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How does your aromantic orientation affect your career?


Guest Doodlebob
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Wasn’t quite sure what to put for the title, so that was the best question I could come up with for it. What I mean by it, is that for me, I’m a musician, and since a lot of songs are about love, I have a hard time finding music that I can perform that I actually relate to. I realized that all this time, when I sang a love song, I liked the music, but I had always somehow changed the interpretation of the lyrics in my mind to mean something else so that I could relate to it somehow. I don’t really have that much of an issue with love songs, but I was just thinking about how, now that I know I’m aroace, I might change my approach to music and my career. Like in a way that would better fit me and my aromanticism than bending myself to fit a norm. I guess I’d just like to know if anyone else felt that their aromantic orientation impacted their career in some way or vice versa? For the arts or any other career really.

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I'm in a very diffierent boat to you, physics research is my day job. I suppose the career itself hasn't had an impact on my aromanticism, however the cultural stereotypes of a young man going into science have been a pain.

I suspect I would have had a better chance at finding out I was aromantic earlier if it wasn't for a large amount of culture showing the lonely research nerd. I pretty much deluded myself into thinking the problem was that people like me simply weren't any good at romance rather than that I wasn't interested in it.

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Most of the jobs I've had have involved regular travel. It always used to baffle me why this would be treated as a negative thing in job descriptions or interviews. Because dude. Free travel! Work wants me to fly overseas for a meeting or conference? Fuck yeah, I'm gonna tack on a few days of holiday and explore the area! Who wouldn't be stoked about a free return trip to another country or city??

I only finally understood why others might feel differently about this about five years ago, when my boss and I were both expected to go on the same international trip, and I mentioned to him that I was planning to stay a week extra at our destination to do some sightseeing. He told me that sounded like a great idea but that he couldn't spend that long away from his wife and kids. And I had this kind of epiphany moment where I was like oh. Oh. That is why employers treat "regular travel" as a downside in a job. Because for people who have committed relationships, it really is a negative to be away from the city and/or country where you usually live. And employers apparently just assume that people of a certain age have these sorts of commitments and attachments.

Well, pandemic aside, I for one absolutely adore my travel-heavy career and industry. RIP to those tied to their home lives but I'm different ✌️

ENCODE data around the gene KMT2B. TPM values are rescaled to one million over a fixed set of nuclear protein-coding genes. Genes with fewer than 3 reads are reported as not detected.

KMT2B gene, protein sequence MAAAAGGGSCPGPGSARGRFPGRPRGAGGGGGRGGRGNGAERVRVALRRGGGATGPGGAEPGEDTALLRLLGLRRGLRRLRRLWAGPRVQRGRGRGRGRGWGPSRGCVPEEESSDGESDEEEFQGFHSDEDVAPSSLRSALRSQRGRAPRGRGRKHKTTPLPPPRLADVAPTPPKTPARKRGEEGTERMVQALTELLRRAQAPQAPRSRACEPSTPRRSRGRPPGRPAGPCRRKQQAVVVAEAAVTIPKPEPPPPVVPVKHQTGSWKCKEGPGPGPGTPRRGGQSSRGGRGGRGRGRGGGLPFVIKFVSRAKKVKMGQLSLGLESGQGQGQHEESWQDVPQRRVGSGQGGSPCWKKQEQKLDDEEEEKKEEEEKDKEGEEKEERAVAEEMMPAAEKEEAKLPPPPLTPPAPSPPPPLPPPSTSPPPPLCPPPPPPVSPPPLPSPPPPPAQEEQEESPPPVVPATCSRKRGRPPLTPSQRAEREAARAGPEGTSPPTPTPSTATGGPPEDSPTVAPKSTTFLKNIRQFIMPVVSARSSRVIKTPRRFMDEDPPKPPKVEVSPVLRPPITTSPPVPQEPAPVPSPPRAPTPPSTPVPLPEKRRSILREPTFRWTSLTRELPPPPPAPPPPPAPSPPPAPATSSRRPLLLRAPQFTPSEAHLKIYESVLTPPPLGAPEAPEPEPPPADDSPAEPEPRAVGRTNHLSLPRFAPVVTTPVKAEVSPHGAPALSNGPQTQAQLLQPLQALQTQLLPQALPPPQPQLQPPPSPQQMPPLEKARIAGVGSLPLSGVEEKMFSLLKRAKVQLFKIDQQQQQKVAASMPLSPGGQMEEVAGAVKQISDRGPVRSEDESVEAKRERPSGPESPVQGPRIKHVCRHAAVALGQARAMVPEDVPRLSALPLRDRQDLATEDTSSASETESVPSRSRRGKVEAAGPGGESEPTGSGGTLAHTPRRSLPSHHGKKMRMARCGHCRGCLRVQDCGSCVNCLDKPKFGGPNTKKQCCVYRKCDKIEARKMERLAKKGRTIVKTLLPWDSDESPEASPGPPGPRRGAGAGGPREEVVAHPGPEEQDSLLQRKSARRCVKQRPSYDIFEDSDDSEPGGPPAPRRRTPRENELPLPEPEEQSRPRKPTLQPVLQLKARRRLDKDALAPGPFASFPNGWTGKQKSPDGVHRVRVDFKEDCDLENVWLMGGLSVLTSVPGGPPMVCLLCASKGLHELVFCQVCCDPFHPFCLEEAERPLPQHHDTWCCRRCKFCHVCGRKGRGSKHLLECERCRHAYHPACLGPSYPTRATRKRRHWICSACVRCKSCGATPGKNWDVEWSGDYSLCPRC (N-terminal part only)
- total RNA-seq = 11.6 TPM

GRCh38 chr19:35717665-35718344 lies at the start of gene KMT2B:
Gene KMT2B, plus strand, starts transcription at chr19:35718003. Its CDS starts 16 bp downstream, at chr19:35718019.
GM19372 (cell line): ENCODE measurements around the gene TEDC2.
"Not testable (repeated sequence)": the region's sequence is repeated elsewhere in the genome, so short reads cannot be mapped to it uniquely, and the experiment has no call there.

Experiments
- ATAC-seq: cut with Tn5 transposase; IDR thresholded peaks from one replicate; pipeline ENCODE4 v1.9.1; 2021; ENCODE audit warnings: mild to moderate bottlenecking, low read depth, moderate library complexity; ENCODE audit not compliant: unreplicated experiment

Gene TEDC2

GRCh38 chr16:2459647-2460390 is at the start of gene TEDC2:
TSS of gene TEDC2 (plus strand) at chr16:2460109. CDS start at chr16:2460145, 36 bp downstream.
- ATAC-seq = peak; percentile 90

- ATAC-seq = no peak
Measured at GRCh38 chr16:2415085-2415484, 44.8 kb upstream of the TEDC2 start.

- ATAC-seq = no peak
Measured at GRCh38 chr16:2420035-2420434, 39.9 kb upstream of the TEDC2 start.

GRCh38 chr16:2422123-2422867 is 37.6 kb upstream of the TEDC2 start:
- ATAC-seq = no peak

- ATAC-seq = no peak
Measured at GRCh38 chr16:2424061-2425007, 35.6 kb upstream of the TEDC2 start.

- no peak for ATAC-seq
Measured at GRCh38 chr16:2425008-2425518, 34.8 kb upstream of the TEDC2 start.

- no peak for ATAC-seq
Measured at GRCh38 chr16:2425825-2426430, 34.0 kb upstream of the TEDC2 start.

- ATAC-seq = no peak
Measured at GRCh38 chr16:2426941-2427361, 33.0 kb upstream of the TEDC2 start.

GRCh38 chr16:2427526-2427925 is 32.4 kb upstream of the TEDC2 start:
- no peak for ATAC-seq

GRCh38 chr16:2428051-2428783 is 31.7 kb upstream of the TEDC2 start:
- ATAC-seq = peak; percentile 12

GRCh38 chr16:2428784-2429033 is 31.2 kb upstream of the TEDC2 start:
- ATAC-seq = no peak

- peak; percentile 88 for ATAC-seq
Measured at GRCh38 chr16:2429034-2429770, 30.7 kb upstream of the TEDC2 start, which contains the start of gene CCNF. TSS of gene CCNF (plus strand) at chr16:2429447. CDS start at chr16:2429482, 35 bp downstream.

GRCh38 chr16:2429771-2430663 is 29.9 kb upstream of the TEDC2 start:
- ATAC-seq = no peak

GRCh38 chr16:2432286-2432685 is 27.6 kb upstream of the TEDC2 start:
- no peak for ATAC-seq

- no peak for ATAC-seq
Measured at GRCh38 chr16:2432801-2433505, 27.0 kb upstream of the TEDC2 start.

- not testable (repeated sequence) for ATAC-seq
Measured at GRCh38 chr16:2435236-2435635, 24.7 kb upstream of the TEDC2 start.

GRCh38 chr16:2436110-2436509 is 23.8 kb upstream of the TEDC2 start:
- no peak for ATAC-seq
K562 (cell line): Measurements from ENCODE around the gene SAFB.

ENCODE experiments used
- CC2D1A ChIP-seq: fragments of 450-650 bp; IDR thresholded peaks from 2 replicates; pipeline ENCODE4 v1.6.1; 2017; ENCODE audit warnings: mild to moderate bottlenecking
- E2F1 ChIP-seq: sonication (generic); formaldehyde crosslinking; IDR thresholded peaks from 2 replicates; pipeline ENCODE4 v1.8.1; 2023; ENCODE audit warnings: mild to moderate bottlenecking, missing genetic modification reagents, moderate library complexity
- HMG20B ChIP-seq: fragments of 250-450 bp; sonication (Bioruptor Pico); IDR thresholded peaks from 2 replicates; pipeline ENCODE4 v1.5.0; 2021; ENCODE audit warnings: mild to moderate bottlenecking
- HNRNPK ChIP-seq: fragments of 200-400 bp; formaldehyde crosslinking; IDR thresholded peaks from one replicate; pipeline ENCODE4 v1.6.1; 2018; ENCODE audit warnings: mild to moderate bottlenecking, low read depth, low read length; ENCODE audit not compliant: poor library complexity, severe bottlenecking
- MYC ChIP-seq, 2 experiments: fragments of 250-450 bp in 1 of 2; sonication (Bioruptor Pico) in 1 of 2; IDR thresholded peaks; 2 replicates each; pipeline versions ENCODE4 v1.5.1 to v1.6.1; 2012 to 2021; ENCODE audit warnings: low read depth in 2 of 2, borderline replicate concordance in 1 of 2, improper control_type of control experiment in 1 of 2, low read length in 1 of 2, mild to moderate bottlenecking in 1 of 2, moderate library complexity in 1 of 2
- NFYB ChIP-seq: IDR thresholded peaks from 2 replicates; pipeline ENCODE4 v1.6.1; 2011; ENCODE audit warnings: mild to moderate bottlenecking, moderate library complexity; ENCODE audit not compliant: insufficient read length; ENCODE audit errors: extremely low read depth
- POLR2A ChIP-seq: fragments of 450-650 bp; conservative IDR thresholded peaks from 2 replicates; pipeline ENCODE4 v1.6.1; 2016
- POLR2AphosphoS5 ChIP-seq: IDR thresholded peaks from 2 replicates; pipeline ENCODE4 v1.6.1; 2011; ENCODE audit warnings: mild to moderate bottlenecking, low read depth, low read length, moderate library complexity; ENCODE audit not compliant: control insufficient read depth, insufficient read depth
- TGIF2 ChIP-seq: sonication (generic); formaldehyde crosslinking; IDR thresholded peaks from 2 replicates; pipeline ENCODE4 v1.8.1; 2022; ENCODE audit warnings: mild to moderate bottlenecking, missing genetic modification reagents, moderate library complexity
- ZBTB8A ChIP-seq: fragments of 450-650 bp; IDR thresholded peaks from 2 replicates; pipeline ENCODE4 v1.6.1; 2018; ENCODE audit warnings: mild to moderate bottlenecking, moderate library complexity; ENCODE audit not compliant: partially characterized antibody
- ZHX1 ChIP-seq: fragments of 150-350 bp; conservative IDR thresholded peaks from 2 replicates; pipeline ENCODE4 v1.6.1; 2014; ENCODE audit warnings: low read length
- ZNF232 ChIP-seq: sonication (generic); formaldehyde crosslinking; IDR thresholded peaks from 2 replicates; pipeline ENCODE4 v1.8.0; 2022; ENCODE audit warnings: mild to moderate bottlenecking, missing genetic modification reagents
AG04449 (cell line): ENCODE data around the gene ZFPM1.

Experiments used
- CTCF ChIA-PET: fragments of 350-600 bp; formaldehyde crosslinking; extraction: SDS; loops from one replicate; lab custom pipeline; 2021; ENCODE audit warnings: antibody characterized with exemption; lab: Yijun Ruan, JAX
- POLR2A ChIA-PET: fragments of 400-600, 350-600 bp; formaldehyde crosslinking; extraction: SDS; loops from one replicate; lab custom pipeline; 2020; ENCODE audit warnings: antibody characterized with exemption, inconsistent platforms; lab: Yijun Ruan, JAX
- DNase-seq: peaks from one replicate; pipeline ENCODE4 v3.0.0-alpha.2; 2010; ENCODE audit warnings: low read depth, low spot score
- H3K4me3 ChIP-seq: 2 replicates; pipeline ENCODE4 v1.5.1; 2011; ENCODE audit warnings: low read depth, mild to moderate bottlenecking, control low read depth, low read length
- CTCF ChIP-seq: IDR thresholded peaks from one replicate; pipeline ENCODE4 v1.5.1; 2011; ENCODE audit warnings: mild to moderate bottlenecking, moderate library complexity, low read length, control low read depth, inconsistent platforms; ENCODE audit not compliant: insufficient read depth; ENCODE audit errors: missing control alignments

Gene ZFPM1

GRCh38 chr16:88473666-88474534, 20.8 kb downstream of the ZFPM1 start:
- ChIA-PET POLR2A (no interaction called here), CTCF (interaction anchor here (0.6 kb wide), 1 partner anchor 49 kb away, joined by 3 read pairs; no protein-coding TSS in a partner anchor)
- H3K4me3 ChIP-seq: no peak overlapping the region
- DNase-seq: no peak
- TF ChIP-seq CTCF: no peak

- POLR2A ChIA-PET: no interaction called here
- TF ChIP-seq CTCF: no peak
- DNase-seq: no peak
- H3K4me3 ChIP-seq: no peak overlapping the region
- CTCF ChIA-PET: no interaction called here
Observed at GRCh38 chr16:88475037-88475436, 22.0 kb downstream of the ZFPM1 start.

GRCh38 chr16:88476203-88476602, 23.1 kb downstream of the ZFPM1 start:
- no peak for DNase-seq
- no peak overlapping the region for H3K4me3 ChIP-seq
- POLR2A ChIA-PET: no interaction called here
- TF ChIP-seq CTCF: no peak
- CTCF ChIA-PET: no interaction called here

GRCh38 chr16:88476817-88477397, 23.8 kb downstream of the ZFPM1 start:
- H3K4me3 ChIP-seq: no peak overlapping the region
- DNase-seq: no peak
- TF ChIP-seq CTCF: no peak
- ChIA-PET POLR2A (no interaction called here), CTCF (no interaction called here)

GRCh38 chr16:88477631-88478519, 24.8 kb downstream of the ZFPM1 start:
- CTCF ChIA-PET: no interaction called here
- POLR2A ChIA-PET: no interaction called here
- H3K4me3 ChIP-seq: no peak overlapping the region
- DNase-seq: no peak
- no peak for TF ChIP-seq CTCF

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I suppose not having a relationship made spending the first decade of my career moving to different countries regularly easier, I know the "2 body problem" is something that people in committed relationships struggle with in academia. 

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3 hours ago, Rolo said:

I suppose not having a relationship made spending the first decade of my career moving to different countries regularly easier, I know the "2 body problem" is something that people in committed relationships struggle with in academia. 

Funnily enough, back when I was doing my PhD (and well before I'd ever heard of aromanticism as a concept) this used to be my go-to excuse for avoiding romantic relationships: I didn't want to have to take anyone else's academic/professional plans into account when deciding which country to move to next...!

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It doesn't really affect my career... I get asked if I have a SO occasionally but I just say "I'm focusing on my career". Don't know if it'll work when I'm older but no one bothers me now.

On the plus side, there's no one in my life to feel neglected when I'm working all day. Except my pets, who have a good pet-sitter.

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I am a community development worker and my job includes talking to and supporting different people in various situations. It's not quite social work but it's close. I guess I struggle to relate to some people, because I have never had any romantic or intimate relationship. I guess it's still something I can improve on and work on, even though I may never become involved in a romantic relationship, I just need to understand people's experiences and how it might impact them. 

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